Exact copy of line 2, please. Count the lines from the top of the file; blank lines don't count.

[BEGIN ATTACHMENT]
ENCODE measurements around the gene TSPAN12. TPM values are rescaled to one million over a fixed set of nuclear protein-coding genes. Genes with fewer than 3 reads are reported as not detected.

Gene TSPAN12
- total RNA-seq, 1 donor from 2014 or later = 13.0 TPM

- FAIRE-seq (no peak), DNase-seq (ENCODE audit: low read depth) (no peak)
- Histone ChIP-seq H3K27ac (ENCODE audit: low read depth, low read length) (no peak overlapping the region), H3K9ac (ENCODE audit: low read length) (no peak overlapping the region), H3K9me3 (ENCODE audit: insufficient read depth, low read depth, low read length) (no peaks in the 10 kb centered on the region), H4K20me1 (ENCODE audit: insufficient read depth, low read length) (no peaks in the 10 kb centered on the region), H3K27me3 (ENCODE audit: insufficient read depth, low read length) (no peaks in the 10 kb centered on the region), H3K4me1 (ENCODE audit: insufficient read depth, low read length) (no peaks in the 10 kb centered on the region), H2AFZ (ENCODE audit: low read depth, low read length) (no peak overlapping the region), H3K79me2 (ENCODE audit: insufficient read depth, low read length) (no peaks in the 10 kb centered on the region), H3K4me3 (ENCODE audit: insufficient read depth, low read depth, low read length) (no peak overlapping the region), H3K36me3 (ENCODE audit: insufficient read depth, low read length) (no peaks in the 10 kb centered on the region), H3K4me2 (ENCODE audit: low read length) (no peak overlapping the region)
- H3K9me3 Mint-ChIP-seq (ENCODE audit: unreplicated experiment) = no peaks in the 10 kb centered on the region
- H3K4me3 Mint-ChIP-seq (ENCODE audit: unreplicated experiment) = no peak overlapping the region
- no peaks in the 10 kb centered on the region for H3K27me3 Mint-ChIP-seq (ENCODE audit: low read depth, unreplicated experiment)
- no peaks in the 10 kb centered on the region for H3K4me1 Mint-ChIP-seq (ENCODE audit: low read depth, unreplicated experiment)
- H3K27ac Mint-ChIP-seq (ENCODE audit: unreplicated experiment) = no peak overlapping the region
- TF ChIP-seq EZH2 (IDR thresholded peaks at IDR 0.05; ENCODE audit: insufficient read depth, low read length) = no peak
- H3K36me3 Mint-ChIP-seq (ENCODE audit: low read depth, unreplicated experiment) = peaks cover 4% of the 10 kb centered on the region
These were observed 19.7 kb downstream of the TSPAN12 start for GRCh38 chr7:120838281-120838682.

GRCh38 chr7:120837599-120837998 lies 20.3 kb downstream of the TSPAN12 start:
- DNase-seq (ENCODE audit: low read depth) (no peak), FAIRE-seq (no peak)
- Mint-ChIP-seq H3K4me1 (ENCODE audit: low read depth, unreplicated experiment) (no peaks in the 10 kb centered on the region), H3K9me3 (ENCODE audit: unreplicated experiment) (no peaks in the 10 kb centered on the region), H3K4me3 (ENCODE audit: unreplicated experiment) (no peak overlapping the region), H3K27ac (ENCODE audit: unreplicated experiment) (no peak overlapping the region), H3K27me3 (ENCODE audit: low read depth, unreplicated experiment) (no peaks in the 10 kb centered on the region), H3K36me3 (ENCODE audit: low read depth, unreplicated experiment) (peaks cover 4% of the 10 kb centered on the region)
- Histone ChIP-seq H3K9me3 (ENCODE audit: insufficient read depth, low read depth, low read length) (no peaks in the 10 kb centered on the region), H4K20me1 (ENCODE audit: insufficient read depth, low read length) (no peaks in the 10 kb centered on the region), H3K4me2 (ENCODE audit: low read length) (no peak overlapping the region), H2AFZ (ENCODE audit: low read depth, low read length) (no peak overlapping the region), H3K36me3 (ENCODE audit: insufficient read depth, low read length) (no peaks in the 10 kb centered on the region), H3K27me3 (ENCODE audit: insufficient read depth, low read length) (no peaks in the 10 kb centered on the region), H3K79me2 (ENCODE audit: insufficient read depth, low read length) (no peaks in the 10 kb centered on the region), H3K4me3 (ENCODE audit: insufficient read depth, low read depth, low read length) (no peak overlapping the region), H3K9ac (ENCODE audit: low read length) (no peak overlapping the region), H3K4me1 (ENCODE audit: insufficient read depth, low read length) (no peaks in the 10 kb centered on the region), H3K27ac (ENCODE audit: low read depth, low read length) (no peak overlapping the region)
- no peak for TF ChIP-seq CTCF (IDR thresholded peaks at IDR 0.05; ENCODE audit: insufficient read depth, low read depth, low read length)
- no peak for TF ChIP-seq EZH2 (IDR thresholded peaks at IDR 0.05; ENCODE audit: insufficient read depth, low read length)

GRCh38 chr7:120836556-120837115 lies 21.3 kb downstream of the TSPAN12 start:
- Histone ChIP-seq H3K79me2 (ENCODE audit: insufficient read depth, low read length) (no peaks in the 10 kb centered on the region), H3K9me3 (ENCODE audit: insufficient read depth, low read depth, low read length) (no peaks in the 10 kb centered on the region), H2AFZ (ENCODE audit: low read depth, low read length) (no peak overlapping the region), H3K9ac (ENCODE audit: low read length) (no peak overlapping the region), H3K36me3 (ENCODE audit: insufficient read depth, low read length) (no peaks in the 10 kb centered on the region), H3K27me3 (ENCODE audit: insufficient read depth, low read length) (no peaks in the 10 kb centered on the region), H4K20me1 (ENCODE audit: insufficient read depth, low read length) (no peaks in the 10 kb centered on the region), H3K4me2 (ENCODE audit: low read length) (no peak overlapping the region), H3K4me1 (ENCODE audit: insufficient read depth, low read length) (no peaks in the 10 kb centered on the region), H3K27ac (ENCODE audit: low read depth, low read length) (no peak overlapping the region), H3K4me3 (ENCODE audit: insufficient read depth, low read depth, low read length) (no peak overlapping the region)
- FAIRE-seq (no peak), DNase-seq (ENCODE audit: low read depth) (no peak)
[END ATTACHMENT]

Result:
Gene TSPAN12